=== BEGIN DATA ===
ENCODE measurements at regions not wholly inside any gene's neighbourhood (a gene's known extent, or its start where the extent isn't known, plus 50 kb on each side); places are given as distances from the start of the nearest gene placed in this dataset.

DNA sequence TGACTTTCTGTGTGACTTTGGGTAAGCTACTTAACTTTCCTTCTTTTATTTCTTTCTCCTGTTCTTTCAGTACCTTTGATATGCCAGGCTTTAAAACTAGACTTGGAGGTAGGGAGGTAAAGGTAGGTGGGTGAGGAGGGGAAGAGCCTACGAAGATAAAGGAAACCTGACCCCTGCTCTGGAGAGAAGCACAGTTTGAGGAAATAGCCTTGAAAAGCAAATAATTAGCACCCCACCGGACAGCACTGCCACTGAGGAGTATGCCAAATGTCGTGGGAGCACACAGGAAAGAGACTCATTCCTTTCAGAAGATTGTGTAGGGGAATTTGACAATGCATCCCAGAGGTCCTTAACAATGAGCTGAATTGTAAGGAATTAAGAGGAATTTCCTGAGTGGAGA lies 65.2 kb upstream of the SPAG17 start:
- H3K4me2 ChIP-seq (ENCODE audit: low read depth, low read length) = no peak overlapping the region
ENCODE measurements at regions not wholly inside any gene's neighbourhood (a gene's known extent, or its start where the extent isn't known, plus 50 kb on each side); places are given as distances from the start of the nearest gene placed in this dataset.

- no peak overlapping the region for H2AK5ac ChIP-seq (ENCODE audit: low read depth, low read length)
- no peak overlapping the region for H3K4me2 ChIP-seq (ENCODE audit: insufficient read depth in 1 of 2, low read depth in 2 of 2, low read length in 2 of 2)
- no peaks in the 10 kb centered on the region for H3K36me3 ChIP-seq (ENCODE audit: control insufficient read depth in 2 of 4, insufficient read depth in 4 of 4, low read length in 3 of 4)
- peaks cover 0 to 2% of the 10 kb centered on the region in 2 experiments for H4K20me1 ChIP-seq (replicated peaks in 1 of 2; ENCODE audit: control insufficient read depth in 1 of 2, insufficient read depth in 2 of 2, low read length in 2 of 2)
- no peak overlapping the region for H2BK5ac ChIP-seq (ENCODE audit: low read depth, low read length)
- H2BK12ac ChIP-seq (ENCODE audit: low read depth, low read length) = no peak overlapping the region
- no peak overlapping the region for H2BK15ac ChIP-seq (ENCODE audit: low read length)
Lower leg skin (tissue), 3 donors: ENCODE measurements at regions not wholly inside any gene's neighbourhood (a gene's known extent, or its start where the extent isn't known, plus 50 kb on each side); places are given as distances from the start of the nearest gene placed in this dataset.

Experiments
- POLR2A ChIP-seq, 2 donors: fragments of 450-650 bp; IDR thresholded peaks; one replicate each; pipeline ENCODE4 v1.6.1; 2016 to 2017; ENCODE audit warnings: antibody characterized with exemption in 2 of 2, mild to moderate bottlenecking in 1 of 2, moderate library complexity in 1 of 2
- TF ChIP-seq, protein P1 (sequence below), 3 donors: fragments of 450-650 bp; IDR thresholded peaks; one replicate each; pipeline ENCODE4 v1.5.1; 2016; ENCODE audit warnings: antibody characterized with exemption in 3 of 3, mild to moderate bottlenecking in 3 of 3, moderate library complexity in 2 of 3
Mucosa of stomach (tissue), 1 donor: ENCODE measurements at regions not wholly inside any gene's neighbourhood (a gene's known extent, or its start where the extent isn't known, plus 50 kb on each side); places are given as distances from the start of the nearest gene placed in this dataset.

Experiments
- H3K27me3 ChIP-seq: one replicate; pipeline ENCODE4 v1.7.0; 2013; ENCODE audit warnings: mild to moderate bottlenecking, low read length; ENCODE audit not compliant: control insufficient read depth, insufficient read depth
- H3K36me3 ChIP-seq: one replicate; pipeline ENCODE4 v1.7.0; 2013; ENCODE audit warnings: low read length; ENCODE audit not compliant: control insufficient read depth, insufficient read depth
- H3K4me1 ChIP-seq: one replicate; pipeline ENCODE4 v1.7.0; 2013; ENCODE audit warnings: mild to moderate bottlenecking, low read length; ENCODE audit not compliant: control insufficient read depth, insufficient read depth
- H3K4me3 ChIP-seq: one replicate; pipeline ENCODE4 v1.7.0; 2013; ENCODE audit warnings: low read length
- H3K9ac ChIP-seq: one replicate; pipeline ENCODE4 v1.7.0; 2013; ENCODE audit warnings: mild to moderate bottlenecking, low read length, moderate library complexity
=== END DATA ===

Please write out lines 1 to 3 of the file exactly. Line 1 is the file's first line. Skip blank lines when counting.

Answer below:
ENCODE measurements at regions not wholly inside any gene's neighbourhood (a gene's known extent, or its start where the extent isn't known, plus 50 kb on each side); places are given as distances from the start of the nearest gene placed in this dataset.

DNA sequence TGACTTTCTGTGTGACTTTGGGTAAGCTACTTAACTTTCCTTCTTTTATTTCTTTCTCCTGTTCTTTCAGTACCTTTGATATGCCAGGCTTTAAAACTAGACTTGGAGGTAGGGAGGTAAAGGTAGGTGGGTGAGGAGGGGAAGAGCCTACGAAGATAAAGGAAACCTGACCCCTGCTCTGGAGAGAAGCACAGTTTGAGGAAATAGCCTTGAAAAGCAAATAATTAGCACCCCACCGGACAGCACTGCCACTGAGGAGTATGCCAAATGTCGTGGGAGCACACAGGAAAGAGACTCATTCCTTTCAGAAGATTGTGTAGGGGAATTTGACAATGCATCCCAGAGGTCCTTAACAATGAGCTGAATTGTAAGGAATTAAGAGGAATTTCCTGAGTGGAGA lies 65.2 kb upstream of the SPAG17 start:
- H3K4me2 ChIP-seq (ENCODE audit: low read depth, low read length) = no peak overlapping the region